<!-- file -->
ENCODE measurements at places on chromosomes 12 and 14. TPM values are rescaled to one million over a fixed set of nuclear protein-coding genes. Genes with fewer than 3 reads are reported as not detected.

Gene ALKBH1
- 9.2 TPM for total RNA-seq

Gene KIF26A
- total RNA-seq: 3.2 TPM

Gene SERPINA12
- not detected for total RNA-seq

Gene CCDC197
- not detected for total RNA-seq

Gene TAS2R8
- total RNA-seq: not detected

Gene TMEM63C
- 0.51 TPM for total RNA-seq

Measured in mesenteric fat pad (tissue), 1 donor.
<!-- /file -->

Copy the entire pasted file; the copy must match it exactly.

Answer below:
ENCODE measurements at places on chromosomes 12 and 14. TPM values are rescaled to one million over a fixed set of nuclear protein-coding genes. Genes with fewer than 3 reads are reported as not detected.

Gene ALKBH1
- 9.2 TPM for total RNA-seq

Gene KIF26A
- total RNA-seq: 3.2 TPM

Gene SERPINA12
- not detected for total RNA-seq

Gene CCDC197
- not detected for total RNA-seq

Gene TAS2R8
- total RNA-seq: not detected

Gene TMEM63C
- 0.51 TPM for total RNA-seq

Measured in mesenteric fat pad (tissue), 1 donor.